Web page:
Good evening/morning. I’m posting this first section about BOO (I hold) early, on Tuesday night, while it’s fresh on my mind, and so I can get this out of the way and concentrate on small caps in the morning.
Agenda (Weds morning) -
Walker Greenbank (LON:WGB) – Interim results
System1 (LON:SYS1) – Trading update
Water Intelligence (LON:WATR) – Trading update Q3
Angling Direct (LON:ANG) – Interim results
Ramsdens Holdings (LON:RFX) – Trading update
BBC Radio 4 – “All Sewn Up”
This was a BBC investigative programme, aired on Radio 4 at 8pm on 13 Oct. A reader kindly flagged this up to me, so I listened to it amp; took notes, which follow below. It mentioned Boohoo (LON:BOO) (I hold), hence my interest. If BOO doesn’t interest you, then please move on to the next section. I’m not entering into any discussion about why I cover BOO. I cover it, and always will. End of!
NB. As I hold shares in Boohoo (LON:BOO) I’m not impartial. I’ve formed a view on the Leicester supply chain issue, and obviously as I’ve bought more shares in BOO, then my view is that the recent share price weakness is a buying opportunity, and the supply chain issues do not in any way impact the value of the shares long-term. The company has recently reported record trading, despite the best efforts of the media to tarnish the brand.
My view remains this: BOO has admitted there are failings in its Leicester supply chain, and has already announced extensive ways to rectify the situation.
This is roughly what the Radio 4 programme said (main points I jotted down whilst listening to it, together with my comments). Apologies for any errors or omissions;
Leicester supply chain – allegations
- Separate investigations by journalists Paul Kenyon amp; Ashley McCartney, who narrated the programme.
- Evidence of money laundering amp; VAT evasion (systemic fraud, endemic) in the Leicester garment factories, which supply some of the UK’s fast fashion retailers. NB all factories are independent companies, not owned by retailers. No evidence that retailers are aware of illegal practices.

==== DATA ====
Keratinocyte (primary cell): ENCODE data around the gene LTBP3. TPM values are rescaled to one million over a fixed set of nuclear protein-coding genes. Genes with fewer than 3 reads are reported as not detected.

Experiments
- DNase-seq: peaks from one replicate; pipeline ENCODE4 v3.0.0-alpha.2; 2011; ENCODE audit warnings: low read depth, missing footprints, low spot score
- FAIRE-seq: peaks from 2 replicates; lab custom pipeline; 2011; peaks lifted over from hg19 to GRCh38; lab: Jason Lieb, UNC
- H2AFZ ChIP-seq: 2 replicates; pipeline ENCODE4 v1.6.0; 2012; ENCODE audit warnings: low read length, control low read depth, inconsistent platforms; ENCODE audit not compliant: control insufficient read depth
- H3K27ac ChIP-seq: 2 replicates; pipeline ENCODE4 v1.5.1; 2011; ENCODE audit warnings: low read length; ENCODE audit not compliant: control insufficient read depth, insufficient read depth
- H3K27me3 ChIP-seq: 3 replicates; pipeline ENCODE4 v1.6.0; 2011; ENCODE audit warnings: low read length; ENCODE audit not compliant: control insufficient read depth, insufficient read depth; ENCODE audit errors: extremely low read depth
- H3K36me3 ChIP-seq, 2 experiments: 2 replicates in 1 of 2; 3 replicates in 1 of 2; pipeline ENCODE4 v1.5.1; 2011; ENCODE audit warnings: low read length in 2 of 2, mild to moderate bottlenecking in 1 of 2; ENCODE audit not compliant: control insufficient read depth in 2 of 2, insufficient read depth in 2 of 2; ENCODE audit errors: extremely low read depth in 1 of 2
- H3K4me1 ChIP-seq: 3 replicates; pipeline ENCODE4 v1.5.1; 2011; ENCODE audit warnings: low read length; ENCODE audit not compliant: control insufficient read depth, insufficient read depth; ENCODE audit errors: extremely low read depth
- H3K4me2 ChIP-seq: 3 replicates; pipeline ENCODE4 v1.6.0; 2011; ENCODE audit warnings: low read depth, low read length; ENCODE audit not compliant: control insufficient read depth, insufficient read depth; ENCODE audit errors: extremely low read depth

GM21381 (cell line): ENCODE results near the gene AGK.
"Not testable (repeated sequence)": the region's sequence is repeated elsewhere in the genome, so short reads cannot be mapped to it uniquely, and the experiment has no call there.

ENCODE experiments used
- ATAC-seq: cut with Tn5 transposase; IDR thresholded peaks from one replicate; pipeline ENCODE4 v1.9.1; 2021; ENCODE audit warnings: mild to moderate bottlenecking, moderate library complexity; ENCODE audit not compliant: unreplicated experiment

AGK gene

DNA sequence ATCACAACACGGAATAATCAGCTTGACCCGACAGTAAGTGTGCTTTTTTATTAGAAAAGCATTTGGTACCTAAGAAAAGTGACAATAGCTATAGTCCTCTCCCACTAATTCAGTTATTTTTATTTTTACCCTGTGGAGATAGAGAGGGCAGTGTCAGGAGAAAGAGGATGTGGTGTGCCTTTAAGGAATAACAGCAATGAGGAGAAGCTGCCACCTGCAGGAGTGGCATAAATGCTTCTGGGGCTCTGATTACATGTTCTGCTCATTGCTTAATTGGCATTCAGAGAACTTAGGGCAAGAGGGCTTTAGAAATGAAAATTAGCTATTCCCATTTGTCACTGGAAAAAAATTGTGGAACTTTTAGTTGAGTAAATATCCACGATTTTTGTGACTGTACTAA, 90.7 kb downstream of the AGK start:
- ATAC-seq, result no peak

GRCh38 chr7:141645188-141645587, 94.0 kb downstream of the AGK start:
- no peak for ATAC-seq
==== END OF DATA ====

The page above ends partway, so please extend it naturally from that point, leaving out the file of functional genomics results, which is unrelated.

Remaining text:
- Spinney Hills district of Leicester LE5 is powerhouse of fast fashion manufacturing – supposedly 1,500 hidden “dark” factories operating in secret, with VAT fraud key to the “impossibly low prices” they charge.
Case study – Mr Nagra, Rose Fashions
A civil action which blew the lid on dodgy practices in Leicester garment manufacturing industry
Select (High Street retailer with 170 shops) was the customer. They did not know a VAT scam was operating, and they paid full price, including VAT, unaware that Rose Fashions Ltd was generating fake invoices at inflated prices, through shell companies.
Shell companies were set up, typically had a lifespan of about 2 years. Never filed accounts, and were struck off by Companies House for failing to file accounts. Left behind large VAT liabilities, unpaid.
This was not explained at all well, but the VAT fraud seemed to involve fake invoicing, with surplus, never to be paid VAT. being withdrawn in cash, by the crooks, and then disappearing.
Double accounting, by manufacturers, one set of books for the taxman, and different, secretly coded cash books, to keep track of reality.
Mr Nagra ripped off another businessman, hence how this came to light in civil court case.
Judge said Nagra was a liar, and made him bankrupt.
NB No suggestion that Select knew anything about the VAT fraud. Select refused to comment.
Another example given of TNS Fashions, which folded in 2017, owing £1.7m in unpaid VAT. Sole Director banned for 7 year. Had supplied BooHoo. When queried, BOO said they had never dealt with the company. BBC then told BOO it was an unauthorised subcontractor of another company. BOO recognised name of other company, and severed all dealings with it. BOO appointed a supply chain auditor in 2019.
HKU Trading Ltd provided as another example of a shell company with 2 year life.
Shell companies used for VAT fraud look odd, because they immediately commence trading on a meaningful level, but don’t have any staff or premises costs. So clearly bogus (but how is anyone meant to know that, since they haven’t filed any accounts?)